Businesses Underestimate Shadow IT, Cisco WarnsBy Gina Roos | Print
Businesses that don’t deal with shadow IT, which is pervasive in many industries, will face increased security risks, compliance concerns and hidden costs.
Cisco recently shared data results based on its customers’ public cloud usage, including the issue of shadow IT, and the numbers aren’t pretty. One major finding shows that companies are using as much as 15 to 22 times more cloud services to store critical company data than CIOs realized. The reason behind the mounting problem is the explosion of cloud services that are accessed by employees without the IT department’s authorization.
IT organizations estimated that their companies are using an average of 51 cloud services for business purposes, including Salesforce.com, Amazon EC2, Cisco WebEx and ADP for payroll. However, in reality, the average is 730 cloud services, according to the data. The average number of cloud services increased from 575 during the second half of 2014 to 730 in the first half of 2015, increasing 27 percent over that time period.
The data is based on Cisco Cloud Consumption Service engagements with large enterprise customers globally from January 2013 to July 2015. The study reveals usage data from customers’ networks that represent millions of users.
The study also shows how pervasive shadow IT is across industries—health care, financial, education, public sector, manufacturing and retail; how employees are using cloud services; and the substantial risks that companies are incurring without even knowing it, according to Robert Dimicco, global leader and founder of Cisco’s Cloud Consumption Service practice.
Dimicco said organizations were surprised by the numbers. "We show them the data—users, cloud services, when it was accessed, how much traffic was going to it and time of day. It’s irrefutable evidence that changes their perspective," he explained. "Based on these numbers, it’s clear that employees and lines of businesses want more choice and greater speed and agility, and they are going around IT to get it."
A couple of years ago, CIOs were primarily focused on their data centers, but now there are applications and services that reside in the cloud, as well as applications, services and devices at the edge that are part of the overall Internet of things, Dimicco pointed out. As a result, he said, one of the bigger problems the CIO is facing is shadow IT.
Cisco’s definition of shadow IT is when line-of-business employees or departments are using the following technologies without the knowledge of the IT organization: public clouds; software-as-a-service (SaaS) solutions, such as Salesforce.com; publicly available platform-as-a-service (PaaS) technology, such as Microsoft Azure; or publicly available infrastructure-as-a-service (IaaS) solutions, such as Amazon EC2.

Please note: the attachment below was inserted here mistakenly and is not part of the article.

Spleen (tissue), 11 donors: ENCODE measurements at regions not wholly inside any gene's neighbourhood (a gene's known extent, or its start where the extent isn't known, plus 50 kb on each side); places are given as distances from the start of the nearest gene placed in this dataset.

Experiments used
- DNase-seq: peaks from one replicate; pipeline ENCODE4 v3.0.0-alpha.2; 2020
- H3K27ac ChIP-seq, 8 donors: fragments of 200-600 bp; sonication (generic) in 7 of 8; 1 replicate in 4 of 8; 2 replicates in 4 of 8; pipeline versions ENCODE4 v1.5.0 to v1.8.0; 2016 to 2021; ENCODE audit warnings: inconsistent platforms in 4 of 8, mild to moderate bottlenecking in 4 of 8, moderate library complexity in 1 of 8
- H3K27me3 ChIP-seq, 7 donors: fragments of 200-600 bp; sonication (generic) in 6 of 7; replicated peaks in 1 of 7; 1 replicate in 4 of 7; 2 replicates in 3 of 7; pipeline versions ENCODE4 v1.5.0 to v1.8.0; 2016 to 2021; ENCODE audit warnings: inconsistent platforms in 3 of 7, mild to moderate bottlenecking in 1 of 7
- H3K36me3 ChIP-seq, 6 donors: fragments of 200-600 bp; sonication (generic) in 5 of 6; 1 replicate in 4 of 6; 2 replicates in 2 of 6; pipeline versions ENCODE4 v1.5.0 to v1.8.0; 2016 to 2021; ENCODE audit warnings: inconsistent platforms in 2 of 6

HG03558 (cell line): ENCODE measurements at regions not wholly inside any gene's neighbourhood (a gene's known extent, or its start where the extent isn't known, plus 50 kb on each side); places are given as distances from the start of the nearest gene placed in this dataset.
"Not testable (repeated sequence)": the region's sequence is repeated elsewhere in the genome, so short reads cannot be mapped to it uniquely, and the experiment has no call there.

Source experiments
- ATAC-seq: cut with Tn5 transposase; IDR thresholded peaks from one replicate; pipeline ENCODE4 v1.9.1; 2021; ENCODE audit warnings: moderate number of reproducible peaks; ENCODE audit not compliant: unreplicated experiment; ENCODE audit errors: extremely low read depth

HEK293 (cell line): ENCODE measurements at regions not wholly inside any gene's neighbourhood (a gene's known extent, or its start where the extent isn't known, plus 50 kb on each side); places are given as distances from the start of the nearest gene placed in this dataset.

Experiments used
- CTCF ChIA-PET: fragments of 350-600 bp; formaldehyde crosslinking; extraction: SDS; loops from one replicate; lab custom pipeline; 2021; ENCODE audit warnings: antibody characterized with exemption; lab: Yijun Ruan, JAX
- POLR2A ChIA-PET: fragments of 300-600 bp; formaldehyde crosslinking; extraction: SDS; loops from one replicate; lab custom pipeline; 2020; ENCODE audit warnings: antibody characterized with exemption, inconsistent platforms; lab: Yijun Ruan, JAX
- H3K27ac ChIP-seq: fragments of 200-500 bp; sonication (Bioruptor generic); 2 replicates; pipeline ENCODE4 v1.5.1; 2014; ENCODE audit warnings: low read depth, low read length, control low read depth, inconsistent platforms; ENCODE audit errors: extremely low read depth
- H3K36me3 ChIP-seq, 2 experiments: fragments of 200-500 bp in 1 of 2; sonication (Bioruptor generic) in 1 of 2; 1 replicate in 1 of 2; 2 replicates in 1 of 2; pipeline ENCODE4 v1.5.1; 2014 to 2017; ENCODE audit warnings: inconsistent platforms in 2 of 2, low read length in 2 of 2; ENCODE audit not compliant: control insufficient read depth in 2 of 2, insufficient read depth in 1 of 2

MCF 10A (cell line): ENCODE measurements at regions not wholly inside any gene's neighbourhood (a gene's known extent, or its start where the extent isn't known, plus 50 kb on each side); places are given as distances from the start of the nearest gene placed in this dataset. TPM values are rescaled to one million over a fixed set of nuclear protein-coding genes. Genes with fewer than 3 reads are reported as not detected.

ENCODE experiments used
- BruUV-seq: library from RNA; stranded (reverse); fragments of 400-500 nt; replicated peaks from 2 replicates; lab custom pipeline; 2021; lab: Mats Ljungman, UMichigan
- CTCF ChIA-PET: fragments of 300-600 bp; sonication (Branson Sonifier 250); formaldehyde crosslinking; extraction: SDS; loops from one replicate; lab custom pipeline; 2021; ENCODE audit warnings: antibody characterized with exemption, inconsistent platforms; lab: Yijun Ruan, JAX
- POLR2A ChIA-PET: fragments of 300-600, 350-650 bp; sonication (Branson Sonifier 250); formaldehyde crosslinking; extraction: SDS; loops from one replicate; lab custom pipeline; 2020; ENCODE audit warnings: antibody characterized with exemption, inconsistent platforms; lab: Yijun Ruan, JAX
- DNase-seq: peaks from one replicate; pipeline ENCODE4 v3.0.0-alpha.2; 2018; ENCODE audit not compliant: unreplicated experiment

The problem, Dimicco said, is that if CIOs don’t know what tech solutions are being used, the applications and services can’t be managed. Also, the IT organization will have to deal with the security issues and costs resulting from these shadow apps and services.
Some of these cloud services are risky. For example, enterprise resource planning (ERP), finance and accounting, customer relationship management (CRM) and human capital management contain data that includes personal employee and customer records, supply chain information, pricing data, financial information and intellectual property.
Using Multiple Vendors
Another issue the research raised is the use of multiple vendors—sometimes as high as seven—for the same type of service. For example, some customers were using several collaboration services including Cisco WebEx, GotoMeeting, Microsoft Skype and Microsoft Lync.
"It’s happening because anyone with a browser and a credit card who wants to get a new app or try out a new productivity tool can go to the Web and provision themselves as a user within minutes," Dimicco said. "They haven’t had to wait weeks and sometimes months for the IT organization to give them access to a given app or service."
This, alone, can lead to additional costs. Cisco’s research indicates that the cost of the public cloud is four to eight times higher than the cost charged by the cloud provider because there are additional or hidden costs, including business risk, integration, security and networking. These are part of the invisible costs for companies.
This is where Cisco can help through its Cisco Cloud Consumption Services. The organization helps a business identify all the public cloud services—SaaS, PaaS and IaaS—they are using, help them govern those services, manage the risks and put a cloud strategy in place.
Organizations can create a catalog of all the services authorized and approved by IT that employees can use to access these services, said Dimicco. “This still gives a tremendous choice to the lines of business, but they now are going through a catalog to access these services so the IT department knows what risks are being incurred, and what spending is taking place,” he explained.
Cisco’s Cloud Assessment analysis gives the CIO the data to choose which applications should run in private clouds and which should be housed in public clouds, as well as how to implement a single operational hybrid cloud. For midsize companies, the company offers Cisco Cloud Consumption as a Service. It is an annual software subscription that helps customers discover which cloud services are being used in the organization, identify potential risks and predict future cloud needs.